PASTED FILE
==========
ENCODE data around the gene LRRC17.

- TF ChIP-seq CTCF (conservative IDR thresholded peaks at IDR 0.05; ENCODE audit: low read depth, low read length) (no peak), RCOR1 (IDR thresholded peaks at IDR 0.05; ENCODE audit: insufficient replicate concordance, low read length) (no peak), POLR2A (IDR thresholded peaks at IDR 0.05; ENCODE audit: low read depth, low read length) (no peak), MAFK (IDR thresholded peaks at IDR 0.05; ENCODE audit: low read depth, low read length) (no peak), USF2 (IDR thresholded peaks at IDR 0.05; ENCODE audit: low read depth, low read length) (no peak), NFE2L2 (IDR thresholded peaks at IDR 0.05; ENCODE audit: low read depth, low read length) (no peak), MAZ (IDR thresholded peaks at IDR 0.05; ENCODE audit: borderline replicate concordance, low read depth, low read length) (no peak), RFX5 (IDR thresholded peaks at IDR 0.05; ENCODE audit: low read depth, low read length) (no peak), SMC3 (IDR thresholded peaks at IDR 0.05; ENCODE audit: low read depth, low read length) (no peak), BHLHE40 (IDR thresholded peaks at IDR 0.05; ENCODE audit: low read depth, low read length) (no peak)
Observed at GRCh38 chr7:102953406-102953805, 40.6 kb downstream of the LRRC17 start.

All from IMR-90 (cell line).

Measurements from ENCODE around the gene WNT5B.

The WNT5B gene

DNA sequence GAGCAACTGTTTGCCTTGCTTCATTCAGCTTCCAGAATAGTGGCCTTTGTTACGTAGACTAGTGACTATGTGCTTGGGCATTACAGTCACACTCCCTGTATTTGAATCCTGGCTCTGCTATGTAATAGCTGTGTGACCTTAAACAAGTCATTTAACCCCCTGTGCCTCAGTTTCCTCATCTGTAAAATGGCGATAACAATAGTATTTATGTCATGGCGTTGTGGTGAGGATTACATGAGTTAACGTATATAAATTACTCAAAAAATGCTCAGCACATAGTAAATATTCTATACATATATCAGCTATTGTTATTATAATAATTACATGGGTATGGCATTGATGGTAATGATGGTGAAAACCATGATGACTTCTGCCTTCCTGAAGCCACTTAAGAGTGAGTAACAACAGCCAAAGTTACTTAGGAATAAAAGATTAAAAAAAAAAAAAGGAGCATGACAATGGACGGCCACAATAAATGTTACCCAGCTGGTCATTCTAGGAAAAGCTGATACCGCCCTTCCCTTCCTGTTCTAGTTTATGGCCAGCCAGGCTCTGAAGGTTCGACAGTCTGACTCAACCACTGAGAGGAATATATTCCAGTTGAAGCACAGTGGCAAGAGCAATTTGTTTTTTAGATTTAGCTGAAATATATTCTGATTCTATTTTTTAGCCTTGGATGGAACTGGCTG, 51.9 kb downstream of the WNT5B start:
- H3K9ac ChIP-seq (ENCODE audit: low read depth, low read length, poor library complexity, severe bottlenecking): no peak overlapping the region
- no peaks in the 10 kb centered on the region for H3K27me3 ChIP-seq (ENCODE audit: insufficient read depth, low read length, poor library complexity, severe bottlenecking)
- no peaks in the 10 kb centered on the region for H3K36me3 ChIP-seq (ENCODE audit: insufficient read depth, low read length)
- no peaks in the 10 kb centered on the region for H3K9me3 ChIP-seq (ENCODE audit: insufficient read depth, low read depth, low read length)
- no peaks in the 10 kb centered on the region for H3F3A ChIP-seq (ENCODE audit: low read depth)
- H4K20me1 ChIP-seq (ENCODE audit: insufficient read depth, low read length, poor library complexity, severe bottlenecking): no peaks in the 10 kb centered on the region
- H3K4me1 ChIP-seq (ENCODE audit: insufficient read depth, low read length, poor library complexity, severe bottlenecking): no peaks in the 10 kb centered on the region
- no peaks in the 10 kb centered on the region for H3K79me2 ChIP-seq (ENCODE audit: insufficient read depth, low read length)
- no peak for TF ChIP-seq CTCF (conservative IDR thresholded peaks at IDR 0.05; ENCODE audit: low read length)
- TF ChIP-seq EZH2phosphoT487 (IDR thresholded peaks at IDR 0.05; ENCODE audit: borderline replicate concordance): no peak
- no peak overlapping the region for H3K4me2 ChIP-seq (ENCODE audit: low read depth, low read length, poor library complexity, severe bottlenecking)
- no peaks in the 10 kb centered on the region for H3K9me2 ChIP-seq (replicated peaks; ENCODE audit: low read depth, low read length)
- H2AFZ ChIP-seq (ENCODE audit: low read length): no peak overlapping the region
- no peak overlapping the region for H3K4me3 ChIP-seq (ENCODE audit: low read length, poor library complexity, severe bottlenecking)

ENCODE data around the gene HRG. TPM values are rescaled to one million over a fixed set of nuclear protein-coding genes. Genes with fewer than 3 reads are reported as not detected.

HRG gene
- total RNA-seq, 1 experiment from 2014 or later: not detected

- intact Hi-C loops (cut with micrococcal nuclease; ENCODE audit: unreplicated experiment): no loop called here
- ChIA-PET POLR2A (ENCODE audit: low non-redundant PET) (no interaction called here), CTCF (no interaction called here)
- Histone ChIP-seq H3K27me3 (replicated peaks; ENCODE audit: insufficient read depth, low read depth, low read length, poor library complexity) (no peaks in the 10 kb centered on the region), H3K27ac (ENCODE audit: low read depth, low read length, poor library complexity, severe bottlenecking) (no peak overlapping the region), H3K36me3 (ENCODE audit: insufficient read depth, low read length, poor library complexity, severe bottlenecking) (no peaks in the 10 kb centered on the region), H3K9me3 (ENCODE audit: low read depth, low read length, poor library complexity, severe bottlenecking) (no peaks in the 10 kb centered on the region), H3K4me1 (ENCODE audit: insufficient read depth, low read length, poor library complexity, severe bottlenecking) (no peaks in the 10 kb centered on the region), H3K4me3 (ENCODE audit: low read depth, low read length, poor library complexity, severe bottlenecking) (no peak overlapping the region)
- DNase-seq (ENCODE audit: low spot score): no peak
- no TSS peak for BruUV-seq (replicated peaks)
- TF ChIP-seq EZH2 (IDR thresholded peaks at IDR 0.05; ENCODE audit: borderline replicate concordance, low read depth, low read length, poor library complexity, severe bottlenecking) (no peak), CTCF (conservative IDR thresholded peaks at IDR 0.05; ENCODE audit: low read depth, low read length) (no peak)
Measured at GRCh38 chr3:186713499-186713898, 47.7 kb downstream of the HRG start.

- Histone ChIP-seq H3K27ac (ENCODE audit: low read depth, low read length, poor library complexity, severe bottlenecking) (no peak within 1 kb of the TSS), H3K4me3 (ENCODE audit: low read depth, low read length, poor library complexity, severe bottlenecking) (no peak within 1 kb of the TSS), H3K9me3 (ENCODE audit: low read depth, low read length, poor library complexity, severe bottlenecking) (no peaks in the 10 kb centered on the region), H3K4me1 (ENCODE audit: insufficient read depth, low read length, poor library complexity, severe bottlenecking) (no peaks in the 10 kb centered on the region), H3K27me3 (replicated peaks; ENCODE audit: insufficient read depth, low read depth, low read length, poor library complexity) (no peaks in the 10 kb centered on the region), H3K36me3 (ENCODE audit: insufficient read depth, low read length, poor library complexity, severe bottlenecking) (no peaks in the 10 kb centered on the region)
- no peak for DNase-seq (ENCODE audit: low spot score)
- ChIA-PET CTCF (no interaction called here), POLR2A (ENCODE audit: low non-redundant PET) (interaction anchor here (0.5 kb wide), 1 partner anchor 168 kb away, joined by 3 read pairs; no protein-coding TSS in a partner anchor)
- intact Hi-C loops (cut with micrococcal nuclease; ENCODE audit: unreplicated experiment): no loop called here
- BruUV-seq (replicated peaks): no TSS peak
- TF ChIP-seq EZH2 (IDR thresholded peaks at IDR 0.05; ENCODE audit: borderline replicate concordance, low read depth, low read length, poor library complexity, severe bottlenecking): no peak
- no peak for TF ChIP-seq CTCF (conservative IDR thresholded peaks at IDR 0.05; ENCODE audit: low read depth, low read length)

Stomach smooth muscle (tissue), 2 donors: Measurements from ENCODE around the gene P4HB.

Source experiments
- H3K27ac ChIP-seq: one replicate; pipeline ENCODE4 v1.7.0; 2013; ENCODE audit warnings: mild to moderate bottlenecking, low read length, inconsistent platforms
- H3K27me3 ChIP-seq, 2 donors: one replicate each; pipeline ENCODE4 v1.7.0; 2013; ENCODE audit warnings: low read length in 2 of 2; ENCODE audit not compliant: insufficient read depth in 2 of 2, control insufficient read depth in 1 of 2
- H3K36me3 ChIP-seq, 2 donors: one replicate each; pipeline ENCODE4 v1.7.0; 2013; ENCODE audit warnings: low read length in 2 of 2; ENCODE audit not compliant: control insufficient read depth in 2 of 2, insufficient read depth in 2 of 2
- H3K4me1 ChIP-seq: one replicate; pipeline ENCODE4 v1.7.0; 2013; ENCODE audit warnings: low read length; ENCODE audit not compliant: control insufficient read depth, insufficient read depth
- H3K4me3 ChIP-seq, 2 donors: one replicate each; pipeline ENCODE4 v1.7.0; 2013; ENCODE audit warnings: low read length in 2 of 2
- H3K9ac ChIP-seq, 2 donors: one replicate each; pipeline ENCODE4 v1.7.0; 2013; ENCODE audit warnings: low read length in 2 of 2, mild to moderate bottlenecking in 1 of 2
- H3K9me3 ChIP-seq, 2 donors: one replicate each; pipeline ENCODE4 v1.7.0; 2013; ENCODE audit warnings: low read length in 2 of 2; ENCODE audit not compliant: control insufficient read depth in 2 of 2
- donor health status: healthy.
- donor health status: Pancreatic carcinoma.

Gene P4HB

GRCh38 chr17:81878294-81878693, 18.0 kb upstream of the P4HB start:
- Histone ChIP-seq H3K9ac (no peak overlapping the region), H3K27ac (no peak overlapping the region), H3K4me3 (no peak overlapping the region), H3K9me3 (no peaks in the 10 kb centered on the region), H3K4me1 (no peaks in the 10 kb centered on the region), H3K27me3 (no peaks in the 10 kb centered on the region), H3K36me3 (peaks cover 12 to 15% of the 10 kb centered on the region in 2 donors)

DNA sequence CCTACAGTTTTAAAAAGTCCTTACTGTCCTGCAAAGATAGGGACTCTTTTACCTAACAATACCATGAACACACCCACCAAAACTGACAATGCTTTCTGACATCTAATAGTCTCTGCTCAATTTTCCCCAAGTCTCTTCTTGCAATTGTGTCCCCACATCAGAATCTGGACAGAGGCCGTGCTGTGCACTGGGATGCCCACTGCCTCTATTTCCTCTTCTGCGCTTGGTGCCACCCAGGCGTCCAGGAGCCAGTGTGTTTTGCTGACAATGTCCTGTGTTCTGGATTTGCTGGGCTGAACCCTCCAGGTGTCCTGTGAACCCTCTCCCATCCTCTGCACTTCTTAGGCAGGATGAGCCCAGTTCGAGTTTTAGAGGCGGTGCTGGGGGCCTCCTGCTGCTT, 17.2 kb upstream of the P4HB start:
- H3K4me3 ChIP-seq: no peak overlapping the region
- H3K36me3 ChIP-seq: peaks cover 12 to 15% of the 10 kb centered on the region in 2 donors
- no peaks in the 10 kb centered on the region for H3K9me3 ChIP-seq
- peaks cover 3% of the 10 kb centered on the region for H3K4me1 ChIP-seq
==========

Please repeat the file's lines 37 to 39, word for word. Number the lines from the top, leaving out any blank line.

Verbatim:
- TF ChIP-seq EZH2 (IDR thresholded peaks at IDR 0.05; ENCODE audit: borderline replicate concordance, low read depth, low read length, poor library complexity, severe bottlenecking): no peak
- no peak for TF ChIP-seq CTCF (conservative IDR thresholded peaks at IDR 0.05; ENCODE audit: low read depth, low read length)

Stomach smooth muscle (tissue), 2 donors: Measurements from ENCODE around the gene P4HB.